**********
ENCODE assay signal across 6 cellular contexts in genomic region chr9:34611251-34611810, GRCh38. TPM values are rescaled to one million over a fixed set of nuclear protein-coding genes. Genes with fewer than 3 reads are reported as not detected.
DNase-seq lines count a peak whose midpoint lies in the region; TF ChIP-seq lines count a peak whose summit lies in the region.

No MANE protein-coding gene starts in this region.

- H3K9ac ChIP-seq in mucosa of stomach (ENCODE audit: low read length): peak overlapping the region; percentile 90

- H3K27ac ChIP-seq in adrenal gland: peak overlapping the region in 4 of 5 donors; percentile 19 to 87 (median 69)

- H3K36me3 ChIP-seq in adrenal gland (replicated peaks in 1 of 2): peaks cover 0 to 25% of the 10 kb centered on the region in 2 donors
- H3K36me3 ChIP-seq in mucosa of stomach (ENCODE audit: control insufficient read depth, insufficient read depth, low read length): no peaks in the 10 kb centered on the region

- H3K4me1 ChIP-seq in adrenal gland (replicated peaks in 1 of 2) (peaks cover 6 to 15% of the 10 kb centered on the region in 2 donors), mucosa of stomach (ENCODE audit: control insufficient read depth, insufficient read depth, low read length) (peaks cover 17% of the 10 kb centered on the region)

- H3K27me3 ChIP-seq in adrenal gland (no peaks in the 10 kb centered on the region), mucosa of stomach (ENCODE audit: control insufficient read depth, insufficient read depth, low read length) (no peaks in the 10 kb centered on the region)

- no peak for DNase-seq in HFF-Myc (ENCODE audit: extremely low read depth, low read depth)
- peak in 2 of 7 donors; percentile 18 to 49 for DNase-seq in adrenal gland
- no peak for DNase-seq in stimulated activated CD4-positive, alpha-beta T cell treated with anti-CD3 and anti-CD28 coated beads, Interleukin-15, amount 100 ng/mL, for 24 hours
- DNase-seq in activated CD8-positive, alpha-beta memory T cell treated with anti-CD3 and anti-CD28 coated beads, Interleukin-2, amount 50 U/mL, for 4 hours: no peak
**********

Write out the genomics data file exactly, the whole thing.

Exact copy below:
ENCODE assay signal across 6 cellular contexts in genomic region chr9:34611251-34611810, GRCh38. TPM values are rescaled to one million over a fixed set of nuclear protein-coding genes. Genes with fewer than 3 reads are reported as not detected.
DNase-seq lines count a peak whose midpoint lies in the region; TF ChIP-seq lines count a peak whose summit lies in the region.

No MANE protein-coding gene starts in this region.

- H3K9ac ChIP-seq in mucosa of stomach (ENCODE audit: low read length): peak overlapping the region; percentile 90

- H3K27ac ChIP-seq in adrenal gland: peak overlapping the region in 4 of 5 donors; percentile 19 to 87 (median 69)

- H3K36me3 ChIP-seq in adrenal gland (replicated peaks in 1 of 2): peaks cover 0 to 25% of the 10 kb centered on the region in 2 donors
- H3K36me3 ChIP-seq in mucosa of stomach (ENCODE audit: control insufficient read depth, insufficient read depth, low read length): no peaks in the 10 kb centered on the region

- H3K4me1 ChIP-seq in adrenal gland (replicated peaks in 1 of 2) (peaks cover 6 to 15% of the 10 kb centered on the region in 2 donors), mucosa of stomach (ENCODE audit: control insufficient read depth, insufficient read depth, low read length) (peaks cover 17% of the 10 kb centered on the region)

- H3K27me3 ChIP-seq in adrenal gland (no peaks in the 10 kb centered on the region), mucosa of stomach (ENCODE audit: control insufficient read depth, insufficient read depth, low read length) (no peaks in the 10 kb centered on the region)

- no peak for DNase-seq in HFF-Myc (ENCODE audit: extremely low read depth, low read depth)
- peak in 2 of 7 donors; percentile 18 to 49 for DNase-seq in adrenal gland
- no peak for DNase-seq in stimulated activated CD4-positive, alpha-beta T cell treated with anti-CD3 and anti-CD28 coated beads, Interleukin-15, amount 100 ng/mL, for 24 hours
- DNase-seq in activated CD8-positive, alpha-beta memory T cell treated with anti-CD3 and anti-CD28 coated beads, Interleukin-2, amount 50 U/mL, for 4 hours: no peak